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Pistons pass life lessons to Sashabaw kids



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TJ, from Detroit Piston's Flight Crew, and Sarah Rooks. Photo by Wendi Reardon (click for larger version)
March 30, 2011 - Sashabaw Middle School students' eyes widened as they glimpsed at Coach Aaron Smith's championship ring on Friday afternoon.

It was during the Homework Before Hoops assembly they learned how important it is to be a good person and put homework first.

Coach Aaron Smith, director of Year Round Hoops for the Detroit Pistons, shared his story beginning when he was a kid and continuing to get better at basketball..

"I would take my Piston's basketball and go outside," he said. "I would always be caught by my mom while trying to sneak out."

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She would look at him and say, school comes first, sending him to his schoolbooks. One day she asked Smith, his brother and his friend what they wanted to be when they grew up.

While the other two announced jobs as a teacher and firefighter, Smith gave a Piston's pose and said he was going to be a member of the Detroit Pistons.

He was laughed at but his dream wasn't diminished as continued aiming for his goal and continuing his studies.

Smith became closer to his dream playing basketball at the University of Michigan. After graduating he waited for the Pistons to call him.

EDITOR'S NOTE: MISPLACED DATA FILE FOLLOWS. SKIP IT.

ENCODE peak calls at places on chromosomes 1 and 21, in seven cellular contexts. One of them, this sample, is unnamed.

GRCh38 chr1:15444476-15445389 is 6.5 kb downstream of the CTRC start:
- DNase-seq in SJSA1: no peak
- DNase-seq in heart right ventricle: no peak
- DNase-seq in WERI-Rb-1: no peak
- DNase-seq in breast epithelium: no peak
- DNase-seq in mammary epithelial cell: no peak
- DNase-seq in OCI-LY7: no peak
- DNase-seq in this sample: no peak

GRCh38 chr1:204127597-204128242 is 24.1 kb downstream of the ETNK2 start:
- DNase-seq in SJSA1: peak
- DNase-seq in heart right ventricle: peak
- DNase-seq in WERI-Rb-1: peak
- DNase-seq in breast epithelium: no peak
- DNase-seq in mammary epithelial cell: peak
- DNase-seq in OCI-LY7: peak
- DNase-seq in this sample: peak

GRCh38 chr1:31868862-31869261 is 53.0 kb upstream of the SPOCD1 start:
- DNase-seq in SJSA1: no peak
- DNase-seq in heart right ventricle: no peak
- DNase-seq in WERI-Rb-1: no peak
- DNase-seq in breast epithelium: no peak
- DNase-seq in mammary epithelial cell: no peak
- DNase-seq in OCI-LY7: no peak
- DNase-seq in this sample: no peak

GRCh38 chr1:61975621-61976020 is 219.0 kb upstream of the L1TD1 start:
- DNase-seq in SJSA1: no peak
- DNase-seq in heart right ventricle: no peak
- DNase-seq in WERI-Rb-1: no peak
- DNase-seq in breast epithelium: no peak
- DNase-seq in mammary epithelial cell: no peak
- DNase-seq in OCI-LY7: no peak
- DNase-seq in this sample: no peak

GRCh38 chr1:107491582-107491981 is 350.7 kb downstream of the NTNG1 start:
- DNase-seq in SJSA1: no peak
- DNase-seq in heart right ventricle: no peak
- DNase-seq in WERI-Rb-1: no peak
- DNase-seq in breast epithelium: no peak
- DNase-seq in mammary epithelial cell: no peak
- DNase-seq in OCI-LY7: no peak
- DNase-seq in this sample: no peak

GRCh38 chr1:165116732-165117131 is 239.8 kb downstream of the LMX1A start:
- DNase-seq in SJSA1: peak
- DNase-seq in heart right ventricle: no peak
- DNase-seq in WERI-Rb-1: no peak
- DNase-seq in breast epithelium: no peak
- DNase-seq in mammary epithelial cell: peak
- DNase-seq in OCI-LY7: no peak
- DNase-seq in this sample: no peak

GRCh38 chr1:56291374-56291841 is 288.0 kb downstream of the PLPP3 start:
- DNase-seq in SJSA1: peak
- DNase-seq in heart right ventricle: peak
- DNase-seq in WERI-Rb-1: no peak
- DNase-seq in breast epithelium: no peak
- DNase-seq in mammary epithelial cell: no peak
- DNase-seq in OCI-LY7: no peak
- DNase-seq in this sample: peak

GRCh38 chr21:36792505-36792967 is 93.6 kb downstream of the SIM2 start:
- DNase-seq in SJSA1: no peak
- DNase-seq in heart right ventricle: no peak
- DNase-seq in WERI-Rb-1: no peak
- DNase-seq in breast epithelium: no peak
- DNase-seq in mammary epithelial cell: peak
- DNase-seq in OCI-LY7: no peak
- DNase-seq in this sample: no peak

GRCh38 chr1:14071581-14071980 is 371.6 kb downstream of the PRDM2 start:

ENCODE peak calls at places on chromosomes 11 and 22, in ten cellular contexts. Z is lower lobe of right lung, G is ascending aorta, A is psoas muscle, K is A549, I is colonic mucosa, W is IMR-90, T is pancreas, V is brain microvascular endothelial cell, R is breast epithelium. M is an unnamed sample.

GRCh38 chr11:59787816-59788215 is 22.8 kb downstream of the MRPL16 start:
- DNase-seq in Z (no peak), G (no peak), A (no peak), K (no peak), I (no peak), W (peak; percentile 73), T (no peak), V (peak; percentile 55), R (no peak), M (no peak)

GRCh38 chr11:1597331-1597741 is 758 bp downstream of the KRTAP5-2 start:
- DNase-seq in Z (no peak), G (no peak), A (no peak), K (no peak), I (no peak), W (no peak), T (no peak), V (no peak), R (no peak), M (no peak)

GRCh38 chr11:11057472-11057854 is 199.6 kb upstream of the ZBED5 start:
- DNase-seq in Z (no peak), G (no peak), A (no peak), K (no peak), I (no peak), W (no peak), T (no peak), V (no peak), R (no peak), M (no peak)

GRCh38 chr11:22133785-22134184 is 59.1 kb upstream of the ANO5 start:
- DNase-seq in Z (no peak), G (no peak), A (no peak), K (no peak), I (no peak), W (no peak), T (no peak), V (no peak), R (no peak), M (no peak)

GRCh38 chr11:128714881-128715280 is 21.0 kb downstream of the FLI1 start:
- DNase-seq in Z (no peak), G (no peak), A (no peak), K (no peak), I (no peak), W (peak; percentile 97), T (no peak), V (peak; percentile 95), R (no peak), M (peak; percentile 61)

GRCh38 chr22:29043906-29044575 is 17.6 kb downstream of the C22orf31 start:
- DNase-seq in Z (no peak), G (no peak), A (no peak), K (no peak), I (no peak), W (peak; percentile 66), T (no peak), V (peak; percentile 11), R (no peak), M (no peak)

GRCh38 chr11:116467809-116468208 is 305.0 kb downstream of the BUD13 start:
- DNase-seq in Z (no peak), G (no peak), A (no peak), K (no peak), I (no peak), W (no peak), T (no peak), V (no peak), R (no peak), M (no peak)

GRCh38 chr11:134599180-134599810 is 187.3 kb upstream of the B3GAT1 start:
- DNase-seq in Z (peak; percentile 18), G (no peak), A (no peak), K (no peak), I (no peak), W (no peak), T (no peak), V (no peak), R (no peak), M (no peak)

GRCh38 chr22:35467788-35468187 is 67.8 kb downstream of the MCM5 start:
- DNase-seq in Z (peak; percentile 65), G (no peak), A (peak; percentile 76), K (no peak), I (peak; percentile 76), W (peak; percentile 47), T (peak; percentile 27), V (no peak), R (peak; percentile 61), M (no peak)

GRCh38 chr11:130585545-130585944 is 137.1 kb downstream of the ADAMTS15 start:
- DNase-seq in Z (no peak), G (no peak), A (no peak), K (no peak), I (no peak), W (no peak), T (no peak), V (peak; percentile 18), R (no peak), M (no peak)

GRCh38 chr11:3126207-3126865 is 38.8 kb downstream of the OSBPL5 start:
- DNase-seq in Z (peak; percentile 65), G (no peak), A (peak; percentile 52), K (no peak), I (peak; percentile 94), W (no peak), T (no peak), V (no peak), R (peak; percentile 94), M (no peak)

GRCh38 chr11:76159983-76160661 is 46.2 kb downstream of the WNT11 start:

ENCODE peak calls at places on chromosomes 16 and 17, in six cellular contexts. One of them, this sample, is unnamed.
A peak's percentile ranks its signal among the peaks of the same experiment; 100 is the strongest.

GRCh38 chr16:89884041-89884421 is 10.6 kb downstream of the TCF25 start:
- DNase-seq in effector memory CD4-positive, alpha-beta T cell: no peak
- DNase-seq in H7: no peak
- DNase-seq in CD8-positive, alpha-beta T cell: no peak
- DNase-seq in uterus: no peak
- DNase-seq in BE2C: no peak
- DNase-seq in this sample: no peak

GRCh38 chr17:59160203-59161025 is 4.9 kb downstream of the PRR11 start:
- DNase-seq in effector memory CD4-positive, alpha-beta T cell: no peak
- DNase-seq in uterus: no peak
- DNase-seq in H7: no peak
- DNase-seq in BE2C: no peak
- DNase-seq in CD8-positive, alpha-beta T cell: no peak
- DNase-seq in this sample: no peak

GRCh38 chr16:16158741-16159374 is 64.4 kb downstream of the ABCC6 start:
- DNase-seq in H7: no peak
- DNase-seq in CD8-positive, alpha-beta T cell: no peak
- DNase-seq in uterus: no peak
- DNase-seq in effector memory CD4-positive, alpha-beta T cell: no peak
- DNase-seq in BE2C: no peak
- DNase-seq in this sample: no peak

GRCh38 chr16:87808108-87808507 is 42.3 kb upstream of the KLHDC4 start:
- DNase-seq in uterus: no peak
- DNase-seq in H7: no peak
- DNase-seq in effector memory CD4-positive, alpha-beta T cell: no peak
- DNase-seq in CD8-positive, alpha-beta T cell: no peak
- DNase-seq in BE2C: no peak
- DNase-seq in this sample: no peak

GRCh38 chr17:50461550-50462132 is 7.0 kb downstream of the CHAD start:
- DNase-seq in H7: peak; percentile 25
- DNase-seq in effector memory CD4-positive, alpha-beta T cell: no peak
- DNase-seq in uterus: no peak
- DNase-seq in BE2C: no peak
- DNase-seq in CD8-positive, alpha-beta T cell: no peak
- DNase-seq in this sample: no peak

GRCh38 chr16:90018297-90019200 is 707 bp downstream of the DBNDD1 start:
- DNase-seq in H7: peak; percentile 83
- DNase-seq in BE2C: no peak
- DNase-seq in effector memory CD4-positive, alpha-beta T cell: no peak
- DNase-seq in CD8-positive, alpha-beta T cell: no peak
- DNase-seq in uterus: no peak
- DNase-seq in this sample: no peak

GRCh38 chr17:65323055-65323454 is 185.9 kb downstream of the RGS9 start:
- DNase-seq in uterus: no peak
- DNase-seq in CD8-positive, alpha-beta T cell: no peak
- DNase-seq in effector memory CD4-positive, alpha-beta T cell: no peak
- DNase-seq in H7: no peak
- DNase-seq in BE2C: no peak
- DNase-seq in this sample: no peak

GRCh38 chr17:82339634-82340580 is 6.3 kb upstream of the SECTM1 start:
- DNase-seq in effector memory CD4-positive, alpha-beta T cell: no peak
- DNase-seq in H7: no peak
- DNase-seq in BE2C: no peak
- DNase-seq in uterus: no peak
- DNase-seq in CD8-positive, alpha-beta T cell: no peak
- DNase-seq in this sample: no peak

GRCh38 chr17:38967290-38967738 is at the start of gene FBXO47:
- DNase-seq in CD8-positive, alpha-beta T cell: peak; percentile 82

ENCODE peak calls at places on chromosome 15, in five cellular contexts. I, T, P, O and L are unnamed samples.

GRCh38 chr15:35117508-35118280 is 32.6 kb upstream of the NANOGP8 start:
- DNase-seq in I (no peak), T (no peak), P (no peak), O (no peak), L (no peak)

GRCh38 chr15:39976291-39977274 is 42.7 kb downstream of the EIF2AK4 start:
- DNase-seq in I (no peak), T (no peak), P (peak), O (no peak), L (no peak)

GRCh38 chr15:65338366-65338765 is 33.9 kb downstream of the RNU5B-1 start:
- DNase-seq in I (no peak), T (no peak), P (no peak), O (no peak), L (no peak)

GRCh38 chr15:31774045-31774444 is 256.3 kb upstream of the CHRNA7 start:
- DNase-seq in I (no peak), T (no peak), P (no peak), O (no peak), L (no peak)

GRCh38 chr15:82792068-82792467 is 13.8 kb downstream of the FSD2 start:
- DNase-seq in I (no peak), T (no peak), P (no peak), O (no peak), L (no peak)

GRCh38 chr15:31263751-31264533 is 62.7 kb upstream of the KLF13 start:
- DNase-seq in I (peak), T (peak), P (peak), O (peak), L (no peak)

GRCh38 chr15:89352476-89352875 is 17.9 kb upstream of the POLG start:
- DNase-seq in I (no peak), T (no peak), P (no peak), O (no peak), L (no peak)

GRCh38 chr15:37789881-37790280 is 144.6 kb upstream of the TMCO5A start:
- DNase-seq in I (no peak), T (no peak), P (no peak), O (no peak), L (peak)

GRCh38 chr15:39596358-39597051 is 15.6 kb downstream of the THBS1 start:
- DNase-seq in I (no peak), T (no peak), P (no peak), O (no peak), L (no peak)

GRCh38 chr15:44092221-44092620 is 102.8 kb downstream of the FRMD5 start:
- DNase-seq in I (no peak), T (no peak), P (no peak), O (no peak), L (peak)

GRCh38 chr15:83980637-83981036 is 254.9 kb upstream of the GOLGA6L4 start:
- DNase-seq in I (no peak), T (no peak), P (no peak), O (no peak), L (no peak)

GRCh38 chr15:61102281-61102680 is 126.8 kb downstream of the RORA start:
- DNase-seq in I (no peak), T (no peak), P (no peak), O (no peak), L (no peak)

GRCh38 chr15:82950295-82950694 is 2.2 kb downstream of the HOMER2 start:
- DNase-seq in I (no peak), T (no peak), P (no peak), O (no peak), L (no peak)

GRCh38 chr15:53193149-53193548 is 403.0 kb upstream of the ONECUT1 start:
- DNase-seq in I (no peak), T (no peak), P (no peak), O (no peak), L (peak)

He looked around at the students, "but after a week and a half still no phone call. If you have a dream, don't let it stop you."

The next step he took was to write a letter to the Detroit Pistons.

"The phone still didn't ring," he told the engaged students.

But a few weeks later, it did. It was the Detroit Pistons calling for him.

"It changed my life," he said, adding they thanked him for the letter before saying he was not good enough. "I was crushed."

But the Detroit Pistons did make phone calls to his mom, teachers and coaches to ask what kind of student he was in school.

"If your dream job called your teachers and your mom, what would they say," Smith asked the crowd.

His teachers told the Pistons he always said "please" and "thank you" and his mom said he was studious. Then, they offered him a position to work for the Detroit Pistons.

Smith showed one of his three championship rings, showing what his dream, being a good person and being a good student had led to.

"The ring represents me," he said. "Since I was a kid I wanted to be a member of the Detroit Pistons. Now I have three championship rings. Don't let anyone laugh at your dreams."

The students then were treated to a dance competition with Hooper, the Detroit Piston's mascot, and the Flight Crew showed off their trampoline dunk tricks.

"We try to use basketball as a tool to get the kids engaged and throw in a message here and there," said Smith. "The main message being a lot of people want to play in the NBA but realistically not a lot of people can. There are other ways of being part of the team just by getting your homework done."

Homework Before Hoops visits over 80 schools per year from the elementary level up to the high school level and is in its fourth year and also holds school fundraisers.

Wendi graduated from the University of Michigan-Flint with a degree in communications. She wrote for the Michigan Times college paper and Grand Blanc View before joining The Clarkston News in October 2007.
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